A 2018 article in the journal HardwareX details “an open-source hardware setup to measure locomotor activity in rodents”. It has a simple design. But for developer Victor Kumbol, then a neuroscience master’s student at the Kwame Nkrumah University of Science and Technology in Kumasi, Ghana, that device, called Actifield, has had an outsized impact.
Actifield is an actimeter, a device that quantifies animal activity (V. Wumbor-Apin Kumbol et al. HardwareX http://doi.org/ggb8hw; 2018). “I needed the actimeter to test for potential drug compounds that could modify behaviour in mice. But my department had only one actimeter available, and it was outdated,” Kumbol says. “So I decided to build one for myself.”
With colleagues Elikplim Ampofo and Mary Twumasi, Kumbol travelled to Cape Town, South Africa, to attend a two-week workshop run by the non-profit organization Teaching and Research in Natural Sciences for Development (TReND) in Africa, which promotes research and education on the African continent.
Founded in 2011 by Lucia Prieto-Godino, now at the Francis Crick Institute in London, Sadiq Yusuf at the Uganda Technology and Management University in Kampala and Tom Baden at the University of Sussex in Brighton, UK, TReND in Africa encourages do-it-yourself research with a focus on low-cost, open-source science. Courses cover such topics as fly genetics, neuroscience and hardware development.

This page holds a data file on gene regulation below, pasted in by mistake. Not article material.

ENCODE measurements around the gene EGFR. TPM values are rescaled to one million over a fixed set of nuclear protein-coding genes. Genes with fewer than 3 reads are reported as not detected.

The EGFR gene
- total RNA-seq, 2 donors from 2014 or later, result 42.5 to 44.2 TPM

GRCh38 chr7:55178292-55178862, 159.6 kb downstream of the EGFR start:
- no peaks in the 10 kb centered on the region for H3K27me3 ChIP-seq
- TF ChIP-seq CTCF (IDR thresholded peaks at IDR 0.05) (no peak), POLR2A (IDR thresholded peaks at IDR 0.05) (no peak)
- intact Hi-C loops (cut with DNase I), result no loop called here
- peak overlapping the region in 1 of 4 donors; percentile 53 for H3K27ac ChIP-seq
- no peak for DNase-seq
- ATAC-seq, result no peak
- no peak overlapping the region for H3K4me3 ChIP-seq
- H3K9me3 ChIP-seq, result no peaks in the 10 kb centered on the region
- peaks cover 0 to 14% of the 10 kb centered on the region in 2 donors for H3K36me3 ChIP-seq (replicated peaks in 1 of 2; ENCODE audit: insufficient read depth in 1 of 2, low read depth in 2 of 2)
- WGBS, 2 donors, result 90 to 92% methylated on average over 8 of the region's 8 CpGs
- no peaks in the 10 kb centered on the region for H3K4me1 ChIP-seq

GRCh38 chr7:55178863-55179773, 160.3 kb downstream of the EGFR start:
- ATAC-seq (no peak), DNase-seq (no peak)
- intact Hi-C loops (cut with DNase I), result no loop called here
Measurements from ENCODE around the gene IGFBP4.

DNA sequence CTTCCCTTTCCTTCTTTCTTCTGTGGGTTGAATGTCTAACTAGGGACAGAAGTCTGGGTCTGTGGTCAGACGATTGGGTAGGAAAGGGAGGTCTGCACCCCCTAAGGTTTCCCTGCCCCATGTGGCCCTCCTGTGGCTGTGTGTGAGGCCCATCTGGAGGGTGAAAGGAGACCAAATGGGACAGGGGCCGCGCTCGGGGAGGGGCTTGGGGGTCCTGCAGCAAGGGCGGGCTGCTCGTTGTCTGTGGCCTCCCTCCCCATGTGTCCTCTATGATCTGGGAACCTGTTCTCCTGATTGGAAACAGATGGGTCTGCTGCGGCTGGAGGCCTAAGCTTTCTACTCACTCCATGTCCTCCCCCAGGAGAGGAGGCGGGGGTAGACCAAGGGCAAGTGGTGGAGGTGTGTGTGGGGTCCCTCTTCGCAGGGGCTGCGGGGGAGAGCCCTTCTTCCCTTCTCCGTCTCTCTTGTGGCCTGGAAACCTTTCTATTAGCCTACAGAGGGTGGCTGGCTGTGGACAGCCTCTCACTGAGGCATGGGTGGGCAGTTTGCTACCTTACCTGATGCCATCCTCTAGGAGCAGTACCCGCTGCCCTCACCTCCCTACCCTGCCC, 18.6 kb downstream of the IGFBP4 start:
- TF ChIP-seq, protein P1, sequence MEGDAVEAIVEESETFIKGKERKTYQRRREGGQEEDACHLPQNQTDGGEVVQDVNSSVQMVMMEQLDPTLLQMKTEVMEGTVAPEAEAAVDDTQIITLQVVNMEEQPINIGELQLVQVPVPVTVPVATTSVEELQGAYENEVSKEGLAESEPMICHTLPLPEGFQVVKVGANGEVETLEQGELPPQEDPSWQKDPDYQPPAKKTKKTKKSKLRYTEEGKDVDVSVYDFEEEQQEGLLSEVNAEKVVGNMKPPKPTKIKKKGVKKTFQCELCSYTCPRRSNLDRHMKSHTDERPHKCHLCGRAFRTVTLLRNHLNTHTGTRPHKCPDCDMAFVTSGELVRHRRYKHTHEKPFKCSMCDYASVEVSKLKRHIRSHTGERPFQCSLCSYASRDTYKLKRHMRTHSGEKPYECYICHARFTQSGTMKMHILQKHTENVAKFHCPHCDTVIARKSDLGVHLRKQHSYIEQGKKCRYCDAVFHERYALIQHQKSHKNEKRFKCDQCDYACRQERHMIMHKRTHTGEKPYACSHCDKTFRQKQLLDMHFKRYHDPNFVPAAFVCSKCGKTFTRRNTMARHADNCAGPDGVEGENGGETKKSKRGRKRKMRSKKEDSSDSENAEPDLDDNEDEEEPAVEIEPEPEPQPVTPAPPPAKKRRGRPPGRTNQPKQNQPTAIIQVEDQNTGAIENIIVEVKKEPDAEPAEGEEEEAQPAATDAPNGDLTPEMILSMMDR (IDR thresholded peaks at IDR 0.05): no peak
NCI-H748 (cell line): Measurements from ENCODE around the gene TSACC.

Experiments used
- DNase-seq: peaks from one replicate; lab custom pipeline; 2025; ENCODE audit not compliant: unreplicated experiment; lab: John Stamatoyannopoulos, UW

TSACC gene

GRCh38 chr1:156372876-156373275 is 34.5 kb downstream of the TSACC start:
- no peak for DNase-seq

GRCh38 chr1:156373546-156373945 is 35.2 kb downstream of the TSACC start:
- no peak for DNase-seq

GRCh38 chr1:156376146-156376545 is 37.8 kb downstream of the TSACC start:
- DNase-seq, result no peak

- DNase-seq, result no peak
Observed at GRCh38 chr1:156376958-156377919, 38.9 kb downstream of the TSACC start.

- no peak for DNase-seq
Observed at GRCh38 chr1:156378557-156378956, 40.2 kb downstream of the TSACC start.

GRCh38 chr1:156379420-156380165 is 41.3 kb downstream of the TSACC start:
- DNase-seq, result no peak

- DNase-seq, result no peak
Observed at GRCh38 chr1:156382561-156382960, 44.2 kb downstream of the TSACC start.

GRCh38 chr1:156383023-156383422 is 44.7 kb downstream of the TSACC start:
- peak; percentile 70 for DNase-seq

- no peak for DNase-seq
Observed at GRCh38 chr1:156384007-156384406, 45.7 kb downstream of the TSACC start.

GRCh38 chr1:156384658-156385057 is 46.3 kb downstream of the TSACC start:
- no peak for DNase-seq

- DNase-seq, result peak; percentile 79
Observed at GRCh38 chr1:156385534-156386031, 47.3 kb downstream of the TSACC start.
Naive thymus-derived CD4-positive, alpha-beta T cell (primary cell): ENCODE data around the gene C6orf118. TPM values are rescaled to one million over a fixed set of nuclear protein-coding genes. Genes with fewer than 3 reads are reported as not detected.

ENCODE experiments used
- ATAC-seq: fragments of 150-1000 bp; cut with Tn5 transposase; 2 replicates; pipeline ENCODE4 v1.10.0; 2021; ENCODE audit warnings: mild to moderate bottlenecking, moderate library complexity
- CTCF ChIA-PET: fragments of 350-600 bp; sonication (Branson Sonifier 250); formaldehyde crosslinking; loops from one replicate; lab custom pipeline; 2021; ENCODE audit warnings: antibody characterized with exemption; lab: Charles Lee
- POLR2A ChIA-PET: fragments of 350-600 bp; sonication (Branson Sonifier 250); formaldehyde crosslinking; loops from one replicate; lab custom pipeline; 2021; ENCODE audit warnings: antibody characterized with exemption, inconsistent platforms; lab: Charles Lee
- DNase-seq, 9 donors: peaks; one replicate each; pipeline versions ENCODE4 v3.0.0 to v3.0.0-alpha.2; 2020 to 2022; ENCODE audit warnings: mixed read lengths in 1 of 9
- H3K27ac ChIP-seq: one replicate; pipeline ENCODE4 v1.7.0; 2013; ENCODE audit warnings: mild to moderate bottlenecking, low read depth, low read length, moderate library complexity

In one example, TReND in Africa instructor and University of Sussex bioengineer André Maia Chagas joined a team including Prieto-Godino and Baden in 2017 to design a microscope. It was built using off-the-shelf and 3D-printed components and dubbed the €100 lab (A. Maia Chagaset al.PLoS Biol.15, e2002702; 2017).
“Open-science hardware is not only important in Africa but all over the world,” Chagas says. “If you have the blueprint for a piece of equipment, you can understand how it works. You can repair your equipment if it breaks down, and, even more importantly, adapt it to your local needs.”
Kumbol’s Actifield device is an array of infrared light emitters and detectors inside a box, run using a microcontroller made by the open-source developer Arduino. As rodents move around in the box, they disrupt the beams and the actimeter counts those events.
At US$122.91, the device is a fraction of the cost of commercial systems, which can amount to $6,000 or more. The resulting paper in HardwareX helped Kumbol to secure funding from the Mozilla Foundation to organize a follow-up workshop last July at the University of Health and Allied Sciences in Ho, Ghana. He has demonstrated Actifield at the Kwame Nkrumah University of Science and Technology and has built actimeters for the science department there.
Now a PhD student at the Einstein Center for Neurosciences in Berlin, Kumbol has joined the editorial board ofHardwareX. In February, he was invited to speak about using open-science tools to tackle equipment challenges in Africa at a VIB Core Management Workshop in Leuven, Belgium.
“It was a great experience for me,” Kumbol says. “I received a lot of positive feedback on the potential for open hardware, which has really motivated me to start working on the next steps.”
Says Chagas, “This is what we want: a new generation of African scientists that will train others on the continent.”